Sen. Edward M. Kennedy, the sails of his presidential campaign ship filled by a blast of home-state support, still faces the challenge of demonstrating that his candidacy has both meaning and momentum.
The Ted Kennedy who celebrated his trouncing of President Carter in the Massachusetts Democratic primary with a somber warning that his opponent's economic policies must be reversed was in sharp contrast to the candidate who had tried to laugh off three previous jolting losses to Mr. Carter (in Iowa, Maine, and NEw Hampshire).
Not even a 3-to-1 drubbing by the President in neighboring Vermont's primary, where the Democratic vote was sparse and no delegates actually at stake, could dim the luster of Mr. Kennedy's Bay State victory. The senator's campaign workers were envisioning a renewed flow of cash to the depleted Kennedy coffers.
Massachusetts was the first high-population, urban, industrial state to hold a primary this year, and Senator Kennedy didn't just win it on his name or his home-state connection. He surmounted what some saw as serious problems with voting groups that normally would have been solidly behind him: Irish Roman Catholics unhappy over his stands in favor of forced busing and government-funded abortions, and blacks upset over his support of Democrat Paul Tsongas, who unseated black Republican Sen. Edward Brooke in 1978.
Within the city's black community, however, Senator Kennedy beat President Carter 3-to-2.
Especially pleasing to the Kennedy camp was his carrying of Boston, the seat of some of his most vocal voter opposition, by 61.5 percent to Mr. Carter's 34.6 percent.
The weakest Kennedy showing appears to have been in South Boston, including neighborhoods where opposition to busing and the senator's position on abortion has been particularly vigorous.
It may have been merely coincidental, but the Massachusetts voter elements that gave Senator Kennedy his first taste of victory this presidential year were ingredients of the classic Democratic coalition a la Roosevelt and Truman: labor , blacks, ethnics, affluent liberals, and the economically deprived.
The expectation, even in the Kennedy camp, is that President Carter will regain the lead in the flurry of Southern primaries between now and the March 18 Illinois primary. But there now is great hope that the senator can pick up in that major Midwestern industrial state where he left off in Massachusetts. Inflation storm clouds and disillusionment over the President's handling of foreign policy are seen as giving new life to the Kennedy candidacy as the stretch run of states with large convention delegations begins.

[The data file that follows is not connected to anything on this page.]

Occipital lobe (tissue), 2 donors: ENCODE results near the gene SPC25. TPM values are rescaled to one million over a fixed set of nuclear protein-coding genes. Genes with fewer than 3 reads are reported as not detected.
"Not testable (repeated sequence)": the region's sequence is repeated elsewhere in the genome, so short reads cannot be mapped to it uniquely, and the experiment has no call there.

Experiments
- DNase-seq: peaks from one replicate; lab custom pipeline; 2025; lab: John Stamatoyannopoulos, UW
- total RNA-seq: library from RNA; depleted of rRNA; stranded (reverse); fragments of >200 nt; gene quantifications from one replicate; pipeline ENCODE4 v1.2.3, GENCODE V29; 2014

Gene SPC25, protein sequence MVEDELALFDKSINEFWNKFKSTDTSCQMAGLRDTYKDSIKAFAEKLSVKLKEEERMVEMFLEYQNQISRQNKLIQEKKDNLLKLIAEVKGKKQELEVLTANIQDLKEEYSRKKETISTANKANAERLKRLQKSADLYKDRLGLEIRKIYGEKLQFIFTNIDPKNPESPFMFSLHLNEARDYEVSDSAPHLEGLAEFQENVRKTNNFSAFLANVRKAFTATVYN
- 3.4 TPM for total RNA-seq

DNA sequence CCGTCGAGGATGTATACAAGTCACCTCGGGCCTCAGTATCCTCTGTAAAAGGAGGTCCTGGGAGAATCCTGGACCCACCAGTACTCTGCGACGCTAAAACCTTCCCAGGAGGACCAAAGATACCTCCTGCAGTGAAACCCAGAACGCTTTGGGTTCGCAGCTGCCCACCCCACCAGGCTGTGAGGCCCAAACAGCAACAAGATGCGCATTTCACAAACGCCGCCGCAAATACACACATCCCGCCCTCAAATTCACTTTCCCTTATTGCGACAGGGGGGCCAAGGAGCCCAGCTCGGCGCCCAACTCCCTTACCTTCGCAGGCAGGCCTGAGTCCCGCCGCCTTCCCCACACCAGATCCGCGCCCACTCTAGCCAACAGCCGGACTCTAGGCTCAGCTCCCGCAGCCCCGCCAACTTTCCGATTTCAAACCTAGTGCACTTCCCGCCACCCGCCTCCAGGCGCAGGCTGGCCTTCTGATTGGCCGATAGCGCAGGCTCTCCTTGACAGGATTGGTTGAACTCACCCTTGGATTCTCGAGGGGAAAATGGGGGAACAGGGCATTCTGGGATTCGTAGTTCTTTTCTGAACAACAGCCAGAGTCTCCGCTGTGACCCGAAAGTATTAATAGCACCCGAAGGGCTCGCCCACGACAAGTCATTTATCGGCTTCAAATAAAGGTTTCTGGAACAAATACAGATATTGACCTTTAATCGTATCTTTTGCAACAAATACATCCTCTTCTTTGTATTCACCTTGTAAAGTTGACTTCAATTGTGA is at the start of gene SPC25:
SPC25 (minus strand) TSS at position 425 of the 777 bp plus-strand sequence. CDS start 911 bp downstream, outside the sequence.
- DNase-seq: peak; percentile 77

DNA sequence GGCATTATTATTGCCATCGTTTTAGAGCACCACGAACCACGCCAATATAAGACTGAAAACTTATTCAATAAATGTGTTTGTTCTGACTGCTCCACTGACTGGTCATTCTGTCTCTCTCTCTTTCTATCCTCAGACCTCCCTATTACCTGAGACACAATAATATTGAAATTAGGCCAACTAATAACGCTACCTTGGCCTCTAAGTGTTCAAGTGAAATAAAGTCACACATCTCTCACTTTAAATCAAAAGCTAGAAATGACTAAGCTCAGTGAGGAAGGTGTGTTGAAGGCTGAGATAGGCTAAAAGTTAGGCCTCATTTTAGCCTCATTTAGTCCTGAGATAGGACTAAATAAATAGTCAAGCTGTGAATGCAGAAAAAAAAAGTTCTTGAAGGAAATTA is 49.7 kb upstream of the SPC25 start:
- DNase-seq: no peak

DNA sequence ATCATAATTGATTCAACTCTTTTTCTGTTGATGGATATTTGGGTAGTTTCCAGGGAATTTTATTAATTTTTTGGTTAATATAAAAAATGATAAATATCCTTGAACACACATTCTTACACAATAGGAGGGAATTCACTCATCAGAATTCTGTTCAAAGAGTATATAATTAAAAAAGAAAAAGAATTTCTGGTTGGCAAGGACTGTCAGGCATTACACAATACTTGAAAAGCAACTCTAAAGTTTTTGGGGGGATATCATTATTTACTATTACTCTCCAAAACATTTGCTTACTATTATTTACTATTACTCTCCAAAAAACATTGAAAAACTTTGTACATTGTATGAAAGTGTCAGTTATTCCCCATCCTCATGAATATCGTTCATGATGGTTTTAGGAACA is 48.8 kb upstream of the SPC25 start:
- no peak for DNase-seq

But prospects for another big win in Illinois are at best uncertain. The Carter organization never expected to beat the senator in Massachusetts, and the President's 29 percent portion of the total vote was better than most had expected. His goal was to make as respectable a showing as possible and in the process pick up at least a quarter of the state's 111 delegates.
Based on unofficial returns it appears that the President will have 34 Massachusetts delegate votes at the Democratic National Convention, to 77 for Senator Kennedy.
The senator campaigned heavily in the state, especially during the final two days of the campaign. His candidacy appears to have been helped by the decision of California Gov. Edmund G. Brown Jr. to drop out of the Massachusetts primary.
And the size of the Kennedy vote also indicates that, at least in his home state, The Chappaquiddick incident is considered closed by most Democratic voters.
Although Mr. Kennedy's 65 percent portion of the total Democratic vote was considerably smaller than the 71.4 percentage he polled four years ago in winning re-election to his Senate seat, President Carter was, even without active campaigning, obviously a lot tougher foe than he faced in the 1976 state election.
The dimension of this latest Kennedy victory in Massachusetts would appear to remove whatever doubts there might have been concerning his ability to hold onto his Senate seat in 1982, should he fail in his presidential aspirations.
Had Senator Kennedy lost the primary, or narrowly bested President Carter, one or more prominent fellow Democrats might have been encouraged to challenge him in the party's senatorial primary two years hence.
Since beating Republican George Lodge, son of former United Nations ambassador Henry Cabot Lodge, in 1962, Mr. Kennedy has never faced stiff ballot opposition in either a Democratic primary or a general election.
And most Massachusetts observers expect that if Senate Kennedy fails in his current reach for the presidency he will try again in 1984.